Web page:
Weekly Audit: Hostile Takeover Threat Spurs Concessions from Michigan Unions

By Lindsay Beyerstein, Media Consortium blogger

Michigan’s new Emergency Manager Law is already forcing major concessions from unions. The law gives the governor the power to declare a city insolvent and appoint an emergency manager with virtually unlimited power to reorganize every aspect of city business, including dissolving the city entirely. The emergency manager even has the power to terminate collective bargaining agreements.

As a result of these expanded new powers, public employees unions in some Michigan municipalities are already making large preemptive concessions to keep their cities from tripping any of the “triggers” in the new law that might give the governor an opening to send in a union-bustingemergency manager, Eartha Jane Melzer reports in the Michigan Messenger.

In Flint, the firefighters’ union agreed to increase contributions to health insurance and give up holiday pay and night shift differentials. Flint Firefighters Union President Raul Garcia told the Wall Street Journal that these concessions were driven by fear of a state takeover of Flint. “I would rather give concessions that I would like than have an [emergency financial manager] or something of that magnitude come in and say this is what you are going to do,” Garcia said.

The new law also gives the Emergency Manager the power to privatize prisons, Melzer notes.

Detroit grows green

The citizens of Detroit aren’t waiting around for an emergency manager to take over. The city’s industrial economy is dying, but its grassroots economy is stirring to life, Jenny Lee and Paul Abowd report in In These Times. Detroit residents have been growing their own food in town for decades, but recently activists and the city have joined forces to link many small producers into a network that will provide food security for the city.

Wal-Mart and wage discrimination

Next week, the Supreme Court will take up the case of 100 women who are suing Wal-Mart for wage discrimination. As Scott Lemieux explains in The American Prospect, the Court will decide whether these women can band together to sue the nation’s largest retailer, or whether each must sue the firm individually.

Lemieux argues that, for the sake of women’s rights at work, it is very important that these Wal-Mart employees be allowed to sue together instead of one at a time:

Given the compelling stories these individual women can tell, does it matter whether they can file suit collectively? Absolutely, for at least two reasons. First of all, only a class-action suit can properly create a record of the systematic gender discrimination at Wal-Mart. Any individual case can be dismissed as an anomaly or a misunderstanding, but the volume of complaints makes clear that gender discrimination was embedded deeply within the culture of the corporation, a very relevant fact for a discrimination suit.

Litigation is expensive and time-consuming, for the individuals and for the court system. Forcing victims of discrimination to sue one by one makes it less likely that they will seek justice, especially if they’re suing because they were underpaid in the first place. Wal-Mart claims that the class is too large to be allowed to proceed, and that the women couldn’t possibly have similar enough claims. But as Lemieux points out, the class is huge because Wal-Mart is huge.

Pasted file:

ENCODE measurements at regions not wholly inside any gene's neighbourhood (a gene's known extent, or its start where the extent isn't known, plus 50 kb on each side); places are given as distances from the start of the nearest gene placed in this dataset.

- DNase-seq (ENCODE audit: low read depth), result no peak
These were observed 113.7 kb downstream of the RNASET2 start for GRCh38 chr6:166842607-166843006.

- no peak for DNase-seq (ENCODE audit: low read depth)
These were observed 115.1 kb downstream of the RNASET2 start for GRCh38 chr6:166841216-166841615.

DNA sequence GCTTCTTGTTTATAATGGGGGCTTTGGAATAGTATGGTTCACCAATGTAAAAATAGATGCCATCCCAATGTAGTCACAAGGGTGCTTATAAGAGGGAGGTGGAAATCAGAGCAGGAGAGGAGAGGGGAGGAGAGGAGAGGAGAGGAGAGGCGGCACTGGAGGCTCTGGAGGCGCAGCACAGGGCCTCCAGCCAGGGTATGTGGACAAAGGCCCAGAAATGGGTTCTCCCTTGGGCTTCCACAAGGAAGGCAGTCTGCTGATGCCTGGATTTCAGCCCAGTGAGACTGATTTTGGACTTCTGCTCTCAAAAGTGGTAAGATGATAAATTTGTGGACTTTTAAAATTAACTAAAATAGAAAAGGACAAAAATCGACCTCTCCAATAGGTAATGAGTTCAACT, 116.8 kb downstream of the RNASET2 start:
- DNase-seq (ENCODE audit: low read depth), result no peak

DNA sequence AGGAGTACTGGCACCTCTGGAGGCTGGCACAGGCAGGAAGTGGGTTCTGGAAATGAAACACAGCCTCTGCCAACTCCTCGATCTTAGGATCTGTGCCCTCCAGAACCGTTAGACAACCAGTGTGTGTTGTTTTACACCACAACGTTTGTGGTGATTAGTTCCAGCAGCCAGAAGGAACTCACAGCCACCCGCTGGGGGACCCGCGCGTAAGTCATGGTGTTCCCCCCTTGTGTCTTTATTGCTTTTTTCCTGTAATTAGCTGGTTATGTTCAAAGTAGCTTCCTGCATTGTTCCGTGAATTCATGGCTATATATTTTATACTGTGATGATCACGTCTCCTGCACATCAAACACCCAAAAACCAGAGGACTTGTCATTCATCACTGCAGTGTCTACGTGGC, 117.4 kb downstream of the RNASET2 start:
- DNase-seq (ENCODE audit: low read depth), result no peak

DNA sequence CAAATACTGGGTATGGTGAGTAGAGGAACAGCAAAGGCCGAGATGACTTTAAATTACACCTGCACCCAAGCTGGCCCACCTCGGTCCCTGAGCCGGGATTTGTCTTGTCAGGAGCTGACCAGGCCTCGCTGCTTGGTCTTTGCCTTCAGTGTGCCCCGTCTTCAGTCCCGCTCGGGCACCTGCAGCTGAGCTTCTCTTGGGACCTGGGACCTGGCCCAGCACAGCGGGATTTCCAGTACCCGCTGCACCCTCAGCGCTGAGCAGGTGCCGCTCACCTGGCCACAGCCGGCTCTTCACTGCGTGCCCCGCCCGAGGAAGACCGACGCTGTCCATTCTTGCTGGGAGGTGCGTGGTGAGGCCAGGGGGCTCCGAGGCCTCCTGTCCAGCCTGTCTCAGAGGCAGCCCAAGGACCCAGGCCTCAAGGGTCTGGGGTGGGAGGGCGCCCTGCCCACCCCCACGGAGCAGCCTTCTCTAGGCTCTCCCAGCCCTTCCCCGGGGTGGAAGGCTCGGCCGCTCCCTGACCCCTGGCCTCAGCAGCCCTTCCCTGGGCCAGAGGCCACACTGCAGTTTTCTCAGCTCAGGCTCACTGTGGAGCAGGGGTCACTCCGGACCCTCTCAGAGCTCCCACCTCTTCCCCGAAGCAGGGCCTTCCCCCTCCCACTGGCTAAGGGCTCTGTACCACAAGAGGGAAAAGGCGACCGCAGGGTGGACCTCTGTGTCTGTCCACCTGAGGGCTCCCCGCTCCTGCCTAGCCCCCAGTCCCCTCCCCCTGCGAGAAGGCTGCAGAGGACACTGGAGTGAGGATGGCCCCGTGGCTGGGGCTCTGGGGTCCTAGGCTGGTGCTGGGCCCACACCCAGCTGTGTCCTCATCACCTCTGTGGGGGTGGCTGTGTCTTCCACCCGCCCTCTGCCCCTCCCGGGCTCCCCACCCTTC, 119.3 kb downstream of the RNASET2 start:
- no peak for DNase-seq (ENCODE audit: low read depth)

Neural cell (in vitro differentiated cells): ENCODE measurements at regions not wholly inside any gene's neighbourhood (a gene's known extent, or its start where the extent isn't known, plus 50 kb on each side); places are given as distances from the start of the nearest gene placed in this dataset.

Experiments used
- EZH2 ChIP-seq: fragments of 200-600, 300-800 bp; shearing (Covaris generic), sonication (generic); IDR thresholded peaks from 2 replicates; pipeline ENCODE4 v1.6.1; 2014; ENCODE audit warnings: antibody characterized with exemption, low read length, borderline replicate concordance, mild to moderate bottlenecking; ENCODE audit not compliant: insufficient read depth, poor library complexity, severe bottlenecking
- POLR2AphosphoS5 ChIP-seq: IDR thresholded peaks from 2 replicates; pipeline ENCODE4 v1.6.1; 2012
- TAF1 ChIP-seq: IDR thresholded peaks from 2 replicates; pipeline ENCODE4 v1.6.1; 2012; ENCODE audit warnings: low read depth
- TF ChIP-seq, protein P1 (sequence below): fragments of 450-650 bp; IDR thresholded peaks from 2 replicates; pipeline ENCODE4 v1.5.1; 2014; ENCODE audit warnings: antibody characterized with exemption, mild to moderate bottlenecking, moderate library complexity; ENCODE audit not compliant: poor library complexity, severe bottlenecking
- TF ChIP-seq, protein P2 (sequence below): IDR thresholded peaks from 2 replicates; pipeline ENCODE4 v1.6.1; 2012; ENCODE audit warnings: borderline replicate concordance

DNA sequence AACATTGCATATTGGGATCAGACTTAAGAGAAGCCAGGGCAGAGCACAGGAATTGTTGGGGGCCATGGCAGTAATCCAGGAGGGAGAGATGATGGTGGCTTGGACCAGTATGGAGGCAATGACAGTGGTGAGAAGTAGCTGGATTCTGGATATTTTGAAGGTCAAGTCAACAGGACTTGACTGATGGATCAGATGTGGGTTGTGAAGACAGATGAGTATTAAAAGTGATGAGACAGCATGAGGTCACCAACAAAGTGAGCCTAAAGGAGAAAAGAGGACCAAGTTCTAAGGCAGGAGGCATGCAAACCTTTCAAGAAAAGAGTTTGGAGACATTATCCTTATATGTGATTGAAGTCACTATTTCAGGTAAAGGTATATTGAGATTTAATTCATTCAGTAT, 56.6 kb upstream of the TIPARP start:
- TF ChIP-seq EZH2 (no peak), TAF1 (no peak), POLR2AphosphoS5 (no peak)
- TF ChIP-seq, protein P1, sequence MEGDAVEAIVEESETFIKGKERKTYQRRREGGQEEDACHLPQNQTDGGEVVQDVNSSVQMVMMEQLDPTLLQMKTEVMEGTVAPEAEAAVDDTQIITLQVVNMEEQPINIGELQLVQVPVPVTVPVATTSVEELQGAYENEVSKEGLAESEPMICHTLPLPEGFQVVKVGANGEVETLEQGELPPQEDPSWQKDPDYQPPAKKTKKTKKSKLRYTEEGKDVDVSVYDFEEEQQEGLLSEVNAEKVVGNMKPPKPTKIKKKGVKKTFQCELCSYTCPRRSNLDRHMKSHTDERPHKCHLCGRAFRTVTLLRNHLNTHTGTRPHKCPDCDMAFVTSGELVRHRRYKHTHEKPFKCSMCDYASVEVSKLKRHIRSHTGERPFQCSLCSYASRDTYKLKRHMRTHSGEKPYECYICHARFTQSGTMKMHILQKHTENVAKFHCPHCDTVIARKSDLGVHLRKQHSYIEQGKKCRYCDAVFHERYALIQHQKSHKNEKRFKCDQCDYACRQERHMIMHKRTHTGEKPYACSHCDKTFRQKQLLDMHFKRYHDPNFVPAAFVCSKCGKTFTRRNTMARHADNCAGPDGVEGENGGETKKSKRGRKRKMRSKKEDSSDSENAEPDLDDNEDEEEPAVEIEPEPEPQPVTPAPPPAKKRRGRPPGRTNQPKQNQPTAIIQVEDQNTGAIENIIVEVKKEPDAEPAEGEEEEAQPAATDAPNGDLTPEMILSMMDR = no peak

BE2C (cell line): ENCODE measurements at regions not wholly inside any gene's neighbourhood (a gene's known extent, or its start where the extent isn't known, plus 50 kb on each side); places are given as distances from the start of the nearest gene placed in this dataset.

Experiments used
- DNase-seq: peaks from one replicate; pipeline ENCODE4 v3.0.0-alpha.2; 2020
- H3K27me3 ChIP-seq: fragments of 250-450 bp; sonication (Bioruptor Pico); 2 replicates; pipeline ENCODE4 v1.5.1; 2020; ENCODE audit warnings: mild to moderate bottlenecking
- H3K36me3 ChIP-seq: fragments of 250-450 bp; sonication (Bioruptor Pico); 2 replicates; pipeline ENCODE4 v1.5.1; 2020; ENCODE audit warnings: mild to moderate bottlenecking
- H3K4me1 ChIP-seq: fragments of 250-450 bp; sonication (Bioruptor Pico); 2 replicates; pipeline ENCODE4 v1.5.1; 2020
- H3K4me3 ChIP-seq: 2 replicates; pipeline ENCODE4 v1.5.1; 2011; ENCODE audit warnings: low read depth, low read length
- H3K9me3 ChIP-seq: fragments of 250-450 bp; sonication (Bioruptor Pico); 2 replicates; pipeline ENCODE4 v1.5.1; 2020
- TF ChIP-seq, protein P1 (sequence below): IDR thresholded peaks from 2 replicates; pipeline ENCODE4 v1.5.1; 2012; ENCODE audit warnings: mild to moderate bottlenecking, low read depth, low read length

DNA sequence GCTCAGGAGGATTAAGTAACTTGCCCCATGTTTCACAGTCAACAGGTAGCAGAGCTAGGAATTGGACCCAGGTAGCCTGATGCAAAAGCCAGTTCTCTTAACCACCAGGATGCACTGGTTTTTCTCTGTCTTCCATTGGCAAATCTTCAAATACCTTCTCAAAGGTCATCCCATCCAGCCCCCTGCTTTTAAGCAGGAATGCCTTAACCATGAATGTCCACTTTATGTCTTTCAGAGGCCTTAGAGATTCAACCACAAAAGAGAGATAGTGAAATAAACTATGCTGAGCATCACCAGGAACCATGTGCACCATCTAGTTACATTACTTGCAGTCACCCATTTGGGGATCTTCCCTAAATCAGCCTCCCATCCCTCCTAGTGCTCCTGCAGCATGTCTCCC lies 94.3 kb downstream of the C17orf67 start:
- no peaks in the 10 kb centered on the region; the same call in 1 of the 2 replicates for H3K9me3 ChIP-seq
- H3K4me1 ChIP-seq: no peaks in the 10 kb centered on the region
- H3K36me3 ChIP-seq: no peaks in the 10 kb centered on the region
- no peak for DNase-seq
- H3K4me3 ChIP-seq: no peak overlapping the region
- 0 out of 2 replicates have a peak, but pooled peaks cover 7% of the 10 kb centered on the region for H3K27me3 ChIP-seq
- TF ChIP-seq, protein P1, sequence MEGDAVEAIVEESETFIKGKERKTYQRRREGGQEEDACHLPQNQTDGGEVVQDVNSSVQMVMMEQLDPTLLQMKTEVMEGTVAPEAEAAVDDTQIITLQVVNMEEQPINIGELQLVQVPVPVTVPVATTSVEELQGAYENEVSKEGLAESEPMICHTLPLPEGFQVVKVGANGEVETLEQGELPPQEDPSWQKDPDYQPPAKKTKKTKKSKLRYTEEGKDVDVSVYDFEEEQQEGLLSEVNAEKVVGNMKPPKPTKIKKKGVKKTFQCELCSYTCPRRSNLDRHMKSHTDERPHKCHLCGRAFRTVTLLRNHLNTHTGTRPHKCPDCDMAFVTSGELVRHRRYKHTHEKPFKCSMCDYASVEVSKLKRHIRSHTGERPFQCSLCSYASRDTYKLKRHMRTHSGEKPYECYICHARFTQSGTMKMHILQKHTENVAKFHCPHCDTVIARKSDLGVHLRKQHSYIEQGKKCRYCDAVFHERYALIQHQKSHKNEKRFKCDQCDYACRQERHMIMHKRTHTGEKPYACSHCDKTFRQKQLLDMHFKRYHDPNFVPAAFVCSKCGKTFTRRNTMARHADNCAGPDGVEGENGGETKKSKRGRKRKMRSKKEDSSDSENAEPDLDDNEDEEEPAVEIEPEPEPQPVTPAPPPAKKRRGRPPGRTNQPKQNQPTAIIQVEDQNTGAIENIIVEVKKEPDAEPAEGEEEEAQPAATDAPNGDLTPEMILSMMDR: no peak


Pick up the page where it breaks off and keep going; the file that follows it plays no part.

War and the deficit

Jamelle Bouie writes at TAPPED, in response to the United States’ new military commitments in Libya:

I just wish we could at least acknowledge the obvious truth: conservatives don’t care about deficits but will use them to cut spending on poor people. When it comes to things they like — wars, for instance — they’re willing to pay any price.

The U.S. fired 110 Tomahawk Missiles at Libya on Saturday, at an estimated total cost of $81 million, or 33 times the annual federal funding for National Public Radio.

Sally Kohn of TAPPED notes that the United States scraped together $2.3 million worth of “blood money” to pay off the families of the victims of Raymond Davis, a rogue CIA operative who shot and killed two men who tried to rob him in Pakistan. Laura Flanders of GRITtv calculates that $2.3 million ransom for a single killer would have paid the salaries of 45 Wisconsin public school teachers for a year.

Public pensions 101

We often hear that public pensions are unfunded. On the Breakdown, Chris Hayes of The Nation asks economist Dean Baker what this actually means. Baker explains that s0-called “defined benefit” pensions have become rare in the private sector, but remain relatively common in the public sector. A defined benefit pension guarantees the pensioner a certain income. Most private sector pensions are so-called “defined contribution” plans, which means that employer puts aside a certain amount of money each month for the employee, but there’s no guarantee how much return the pensioner will eventually get on that investment.